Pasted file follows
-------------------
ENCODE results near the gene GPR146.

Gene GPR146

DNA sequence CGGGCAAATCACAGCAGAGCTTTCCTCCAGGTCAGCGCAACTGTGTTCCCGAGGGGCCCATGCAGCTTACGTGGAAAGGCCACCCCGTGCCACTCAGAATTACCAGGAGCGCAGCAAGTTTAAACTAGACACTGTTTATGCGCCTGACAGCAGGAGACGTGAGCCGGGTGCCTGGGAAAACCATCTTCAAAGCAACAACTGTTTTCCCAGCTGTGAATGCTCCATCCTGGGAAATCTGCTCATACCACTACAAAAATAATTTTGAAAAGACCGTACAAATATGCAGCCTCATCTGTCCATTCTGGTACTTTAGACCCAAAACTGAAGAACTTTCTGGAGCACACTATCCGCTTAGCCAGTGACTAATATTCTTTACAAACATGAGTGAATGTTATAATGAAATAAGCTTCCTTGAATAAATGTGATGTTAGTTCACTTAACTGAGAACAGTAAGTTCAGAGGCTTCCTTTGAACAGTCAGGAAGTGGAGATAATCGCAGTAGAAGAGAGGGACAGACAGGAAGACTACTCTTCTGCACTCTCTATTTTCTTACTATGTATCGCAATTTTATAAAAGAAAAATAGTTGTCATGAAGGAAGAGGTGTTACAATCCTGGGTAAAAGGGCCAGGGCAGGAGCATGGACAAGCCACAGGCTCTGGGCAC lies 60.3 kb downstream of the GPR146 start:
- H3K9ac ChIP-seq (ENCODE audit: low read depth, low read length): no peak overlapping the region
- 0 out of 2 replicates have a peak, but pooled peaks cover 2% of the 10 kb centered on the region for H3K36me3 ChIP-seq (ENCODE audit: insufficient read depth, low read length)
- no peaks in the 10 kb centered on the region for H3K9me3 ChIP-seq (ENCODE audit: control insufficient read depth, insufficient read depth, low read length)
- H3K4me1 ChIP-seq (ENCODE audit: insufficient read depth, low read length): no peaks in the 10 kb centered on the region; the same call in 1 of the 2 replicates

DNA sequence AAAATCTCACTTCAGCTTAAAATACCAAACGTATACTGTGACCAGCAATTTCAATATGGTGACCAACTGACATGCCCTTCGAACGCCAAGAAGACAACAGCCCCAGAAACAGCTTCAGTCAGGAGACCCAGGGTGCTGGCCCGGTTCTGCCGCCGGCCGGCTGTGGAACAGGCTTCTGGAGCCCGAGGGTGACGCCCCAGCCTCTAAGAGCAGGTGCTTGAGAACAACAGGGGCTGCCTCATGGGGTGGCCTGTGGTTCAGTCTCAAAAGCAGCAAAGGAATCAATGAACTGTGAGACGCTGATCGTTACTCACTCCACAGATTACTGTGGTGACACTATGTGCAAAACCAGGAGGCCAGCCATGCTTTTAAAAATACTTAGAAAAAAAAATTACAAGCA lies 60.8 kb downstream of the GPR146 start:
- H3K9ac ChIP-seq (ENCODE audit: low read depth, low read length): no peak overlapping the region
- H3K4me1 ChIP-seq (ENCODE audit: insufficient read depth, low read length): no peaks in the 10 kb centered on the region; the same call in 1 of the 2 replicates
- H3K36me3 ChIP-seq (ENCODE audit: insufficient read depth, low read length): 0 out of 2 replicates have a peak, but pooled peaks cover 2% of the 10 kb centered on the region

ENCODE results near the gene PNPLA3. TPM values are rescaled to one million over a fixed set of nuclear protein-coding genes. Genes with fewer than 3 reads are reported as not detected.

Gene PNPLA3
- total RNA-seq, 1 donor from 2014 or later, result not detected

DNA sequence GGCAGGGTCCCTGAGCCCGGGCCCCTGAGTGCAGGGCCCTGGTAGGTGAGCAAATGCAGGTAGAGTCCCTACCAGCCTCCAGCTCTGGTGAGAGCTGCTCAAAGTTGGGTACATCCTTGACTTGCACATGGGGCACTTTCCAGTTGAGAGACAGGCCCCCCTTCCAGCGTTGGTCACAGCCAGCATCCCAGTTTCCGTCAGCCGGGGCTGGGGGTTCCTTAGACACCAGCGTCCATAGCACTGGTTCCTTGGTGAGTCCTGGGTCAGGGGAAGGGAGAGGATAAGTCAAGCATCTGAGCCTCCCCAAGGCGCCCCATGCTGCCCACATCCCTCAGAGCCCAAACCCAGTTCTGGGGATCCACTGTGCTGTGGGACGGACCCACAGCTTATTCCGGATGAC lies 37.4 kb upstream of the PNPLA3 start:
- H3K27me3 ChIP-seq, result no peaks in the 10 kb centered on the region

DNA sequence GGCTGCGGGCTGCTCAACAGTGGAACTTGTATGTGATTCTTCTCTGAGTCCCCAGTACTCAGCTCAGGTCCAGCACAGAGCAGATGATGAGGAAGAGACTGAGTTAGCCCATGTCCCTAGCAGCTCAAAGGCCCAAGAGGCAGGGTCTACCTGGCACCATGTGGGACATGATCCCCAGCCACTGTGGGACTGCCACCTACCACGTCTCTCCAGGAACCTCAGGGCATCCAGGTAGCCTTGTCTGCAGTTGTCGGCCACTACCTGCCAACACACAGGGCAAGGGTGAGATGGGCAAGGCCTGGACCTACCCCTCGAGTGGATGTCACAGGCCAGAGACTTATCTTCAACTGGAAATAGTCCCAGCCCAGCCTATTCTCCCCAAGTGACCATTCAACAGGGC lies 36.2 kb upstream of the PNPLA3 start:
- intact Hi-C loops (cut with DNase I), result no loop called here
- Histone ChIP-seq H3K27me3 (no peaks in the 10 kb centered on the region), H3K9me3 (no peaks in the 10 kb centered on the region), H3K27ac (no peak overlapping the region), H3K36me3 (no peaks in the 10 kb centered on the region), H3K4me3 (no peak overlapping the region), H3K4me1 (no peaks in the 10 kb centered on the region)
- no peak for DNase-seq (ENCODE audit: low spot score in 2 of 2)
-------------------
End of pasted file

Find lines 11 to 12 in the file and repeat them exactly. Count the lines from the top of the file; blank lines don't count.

- H3K36me3 ChIP-seq (ENCODE audit: insufficient read depth, low read length): 0 out of 2 replicates have a peak, but pooled peaks cover 2% of the 10 kb centered on the region

ENCODE results near the gene PNPLA3. TPM values are rescaled to one million over a fixed set of nuclear protein-coding genes. Genes with fewer than 3 reads are reported as not detected.